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Callister Surname History



The age-old Hebrides islands and the west coast of Scotland are the ancestral home of the Callister family. Their name comes from the given name Alexander, which in turn was originally derived from the Greek name, which means defender of men. In the late 11th century, Queen Margaret introduced the name, which she had heard in the Hungarian Court where she was raised, into Scotland by naming one of her sons Alexander. The popularity of the name Alexander was ensured by the fact that it was born by three Scottish kings, the first being Margaret's son who succeeded to the throne of Scotland following the death of Malcolm III.


Early Origins of the Callister family


The surname Callister was first found in Kintyre, where they held a family seat from ancient times.

"As a surname Alexander is very common on the west coast, where, according to the authors of Clan Donald, some of the descendants of Godfrey, second son of Alastair Mor, appear to have settled in the Carrick district of Ayrshire. " [1]CITATION[CLOSE]
Smith, George (ed), Dictionary of National Biography. London: Smith, Elder & Co., 1885-1900. Print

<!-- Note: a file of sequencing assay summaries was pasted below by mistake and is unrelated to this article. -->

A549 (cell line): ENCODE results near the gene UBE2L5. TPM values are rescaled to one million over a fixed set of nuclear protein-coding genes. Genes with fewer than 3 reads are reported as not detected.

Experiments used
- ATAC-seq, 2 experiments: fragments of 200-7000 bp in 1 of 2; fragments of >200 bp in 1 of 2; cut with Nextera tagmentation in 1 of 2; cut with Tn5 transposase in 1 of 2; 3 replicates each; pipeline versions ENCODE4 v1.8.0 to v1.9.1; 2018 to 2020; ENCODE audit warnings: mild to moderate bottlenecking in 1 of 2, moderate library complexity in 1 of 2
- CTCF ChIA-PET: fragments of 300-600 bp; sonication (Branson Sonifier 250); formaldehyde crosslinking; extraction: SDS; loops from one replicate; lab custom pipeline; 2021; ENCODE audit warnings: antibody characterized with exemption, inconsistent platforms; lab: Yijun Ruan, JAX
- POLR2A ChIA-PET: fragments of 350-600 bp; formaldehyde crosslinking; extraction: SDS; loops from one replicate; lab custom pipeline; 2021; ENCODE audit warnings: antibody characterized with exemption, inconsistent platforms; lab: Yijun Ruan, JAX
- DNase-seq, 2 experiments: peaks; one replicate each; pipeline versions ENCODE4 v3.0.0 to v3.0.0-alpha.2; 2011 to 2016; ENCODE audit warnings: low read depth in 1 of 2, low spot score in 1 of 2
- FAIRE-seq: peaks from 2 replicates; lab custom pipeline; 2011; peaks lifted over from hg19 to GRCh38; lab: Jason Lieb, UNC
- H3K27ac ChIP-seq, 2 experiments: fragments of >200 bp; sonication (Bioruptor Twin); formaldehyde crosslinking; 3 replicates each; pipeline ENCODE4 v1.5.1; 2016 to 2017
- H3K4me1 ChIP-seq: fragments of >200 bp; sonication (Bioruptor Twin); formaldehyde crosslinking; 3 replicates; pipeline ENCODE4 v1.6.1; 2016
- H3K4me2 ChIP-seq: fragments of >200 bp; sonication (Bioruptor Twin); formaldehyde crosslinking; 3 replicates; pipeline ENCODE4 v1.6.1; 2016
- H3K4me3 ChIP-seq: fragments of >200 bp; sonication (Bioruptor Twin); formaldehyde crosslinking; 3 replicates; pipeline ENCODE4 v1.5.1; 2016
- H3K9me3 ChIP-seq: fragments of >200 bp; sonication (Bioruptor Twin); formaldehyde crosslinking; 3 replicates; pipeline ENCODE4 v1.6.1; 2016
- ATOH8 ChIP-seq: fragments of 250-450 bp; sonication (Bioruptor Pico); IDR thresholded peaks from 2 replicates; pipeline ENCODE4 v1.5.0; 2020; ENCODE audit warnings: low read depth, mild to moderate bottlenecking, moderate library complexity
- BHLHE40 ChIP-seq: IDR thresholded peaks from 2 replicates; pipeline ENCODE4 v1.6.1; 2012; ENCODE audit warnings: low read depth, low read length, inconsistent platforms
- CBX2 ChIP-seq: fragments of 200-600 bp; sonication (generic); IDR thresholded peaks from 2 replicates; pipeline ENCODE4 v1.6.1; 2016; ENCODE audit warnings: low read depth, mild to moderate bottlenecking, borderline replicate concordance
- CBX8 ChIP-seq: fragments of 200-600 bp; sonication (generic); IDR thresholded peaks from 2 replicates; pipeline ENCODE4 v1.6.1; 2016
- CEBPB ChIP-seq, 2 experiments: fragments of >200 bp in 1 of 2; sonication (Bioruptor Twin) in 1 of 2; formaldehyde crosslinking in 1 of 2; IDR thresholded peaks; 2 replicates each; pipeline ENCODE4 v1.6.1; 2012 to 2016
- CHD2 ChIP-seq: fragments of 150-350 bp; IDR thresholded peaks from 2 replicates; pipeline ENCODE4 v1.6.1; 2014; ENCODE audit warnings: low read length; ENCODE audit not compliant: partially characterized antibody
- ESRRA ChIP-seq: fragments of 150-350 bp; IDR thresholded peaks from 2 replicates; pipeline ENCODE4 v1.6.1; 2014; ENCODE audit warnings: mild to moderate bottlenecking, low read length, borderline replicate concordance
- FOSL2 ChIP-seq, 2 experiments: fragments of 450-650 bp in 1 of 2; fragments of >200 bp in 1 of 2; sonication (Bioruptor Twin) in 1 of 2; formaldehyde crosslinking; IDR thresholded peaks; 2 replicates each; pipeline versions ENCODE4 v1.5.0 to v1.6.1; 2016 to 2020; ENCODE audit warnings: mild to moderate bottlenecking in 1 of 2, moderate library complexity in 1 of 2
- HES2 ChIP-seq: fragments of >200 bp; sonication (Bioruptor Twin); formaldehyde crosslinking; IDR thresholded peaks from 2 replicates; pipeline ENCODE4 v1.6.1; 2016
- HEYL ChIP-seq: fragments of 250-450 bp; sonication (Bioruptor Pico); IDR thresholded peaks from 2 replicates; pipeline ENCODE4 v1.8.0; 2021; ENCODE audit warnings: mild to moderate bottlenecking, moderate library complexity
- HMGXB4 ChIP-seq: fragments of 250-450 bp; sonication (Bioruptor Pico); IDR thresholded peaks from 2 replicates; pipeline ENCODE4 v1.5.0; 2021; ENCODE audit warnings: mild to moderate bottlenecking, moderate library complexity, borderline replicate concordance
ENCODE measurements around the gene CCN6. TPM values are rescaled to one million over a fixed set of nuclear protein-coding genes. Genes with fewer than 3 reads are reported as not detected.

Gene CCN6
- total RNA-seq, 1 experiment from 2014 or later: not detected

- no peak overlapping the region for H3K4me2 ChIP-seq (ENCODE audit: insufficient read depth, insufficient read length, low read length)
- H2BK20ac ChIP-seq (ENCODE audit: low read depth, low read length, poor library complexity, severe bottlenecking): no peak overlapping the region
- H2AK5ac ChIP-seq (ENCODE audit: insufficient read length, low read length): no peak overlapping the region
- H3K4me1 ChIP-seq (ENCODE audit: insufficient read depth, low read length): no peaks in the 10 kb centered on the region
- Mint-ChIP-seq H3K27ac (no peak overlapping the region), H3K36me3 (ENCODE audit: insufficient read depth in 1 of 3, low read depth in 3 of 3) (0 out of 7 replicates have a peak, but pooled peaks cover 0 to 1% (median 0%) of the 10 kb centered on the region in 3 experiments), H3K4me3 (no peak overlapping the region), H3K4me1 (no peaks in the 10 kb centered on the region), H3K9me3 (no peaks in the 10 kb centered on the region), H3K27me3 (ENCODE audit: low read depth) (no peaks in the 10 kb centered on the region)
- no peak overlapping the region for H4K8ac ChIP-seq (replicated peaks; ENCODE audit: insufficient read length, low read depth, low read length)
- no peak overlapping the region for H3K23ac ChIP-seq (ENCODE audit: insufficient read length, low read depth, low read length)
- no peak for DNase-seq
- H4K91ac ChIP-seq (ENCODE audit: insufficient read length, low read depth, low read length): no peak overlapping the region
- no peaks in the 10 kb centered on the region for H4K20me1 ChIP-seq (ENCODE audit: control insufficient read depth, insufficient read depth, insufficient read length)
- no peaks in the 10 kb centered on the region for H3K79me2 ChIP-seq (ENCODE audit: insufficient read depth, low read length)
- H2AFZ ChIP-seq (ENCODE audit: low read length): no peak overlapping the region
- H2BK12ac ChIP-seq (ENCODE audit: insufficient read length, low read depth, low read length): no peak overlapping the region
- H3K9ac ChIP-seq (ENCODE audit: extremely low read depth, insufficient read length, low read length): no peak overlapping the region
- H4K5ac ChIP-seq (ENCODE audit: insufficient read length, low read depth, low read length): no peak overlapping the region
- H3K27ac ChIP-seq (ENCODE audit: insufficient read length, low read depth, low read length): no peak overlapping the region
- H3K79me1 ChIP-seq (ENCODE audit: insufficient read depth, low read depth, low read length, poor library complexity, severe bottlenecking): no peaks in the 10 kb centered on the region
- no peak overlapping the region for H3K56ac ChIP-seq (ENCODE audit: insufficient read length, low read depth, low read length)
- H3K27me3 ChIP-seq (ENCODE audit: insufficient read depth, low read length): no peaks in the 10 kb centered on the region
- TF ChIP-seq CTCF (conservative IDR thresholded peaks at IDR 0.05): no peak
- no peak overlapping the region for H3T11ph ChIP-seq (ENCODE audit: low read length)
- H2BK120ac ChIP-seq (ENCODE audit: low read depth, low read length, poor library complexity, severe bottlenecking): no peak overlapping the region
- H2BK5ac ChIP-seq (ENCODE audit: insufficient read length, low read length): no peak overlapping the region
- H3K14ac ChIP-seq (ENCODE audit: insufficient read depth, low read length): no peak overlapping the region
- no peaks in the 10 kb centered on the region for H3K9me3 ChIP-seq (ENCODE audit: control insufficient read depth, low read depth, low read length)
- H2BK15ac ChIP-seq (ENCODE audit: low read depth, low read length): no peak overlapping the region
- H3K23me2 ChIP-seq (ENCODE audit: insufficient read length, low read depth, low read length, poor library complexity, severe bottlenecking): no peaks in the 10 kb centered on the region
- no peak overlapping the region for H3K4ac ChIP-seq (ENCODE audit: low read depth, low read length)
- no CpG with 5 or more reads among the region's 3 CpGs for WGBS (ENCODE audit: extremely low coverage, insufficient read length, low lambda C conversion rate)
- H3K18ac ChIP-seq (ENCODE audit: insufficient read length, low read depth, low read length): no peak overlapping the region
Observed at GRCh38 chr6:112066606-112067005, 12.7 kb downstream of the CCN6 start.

The Clan MacAllistair, Alisdair being the Gaelic for Alexander, are descended from the great King Somerled. Somerled had five sons, by his marriage to Ragnhildis, daughter of the Norwegian King of the Isles, Olaf Morsel. In the MacAllister line, Ranald had two sons, Ruari and Donald, and Donald had two sons, Angus and Alisdair. Alisdair living about 1230 to 1295 claimed the territory in South Knapdale, Kintyre, the ancient Clan seat was at Ard Phadraid (Patrick's Point) on the south side of Loch Tarbot. Alisdair (known as Alisdair Mor (the big)) is the recognized founder of the Clan. On his death, his estates were given to his brother and heir who was one of Bruce's supporters, Angus Mor.


Early History of the Callister family


This web page shows only a small excerpt of our Callister research.
Another 462 words (33 lines of text) covering the years 1230, 1295, 1475, 1602, 1200, 1605, 1615, 1765, 1846, 1431, 1570, 1640, 1614, 1588, 1655, 1640, 1643, 1619, 1681, 1665, 1681, 1620, 1665, 1660, 1665, 1653, 1686, 1743, 1797 and are included under the topic Early Callister History in all our PDF Extended History products and printed products wherever possible.

Callister Spelling Variations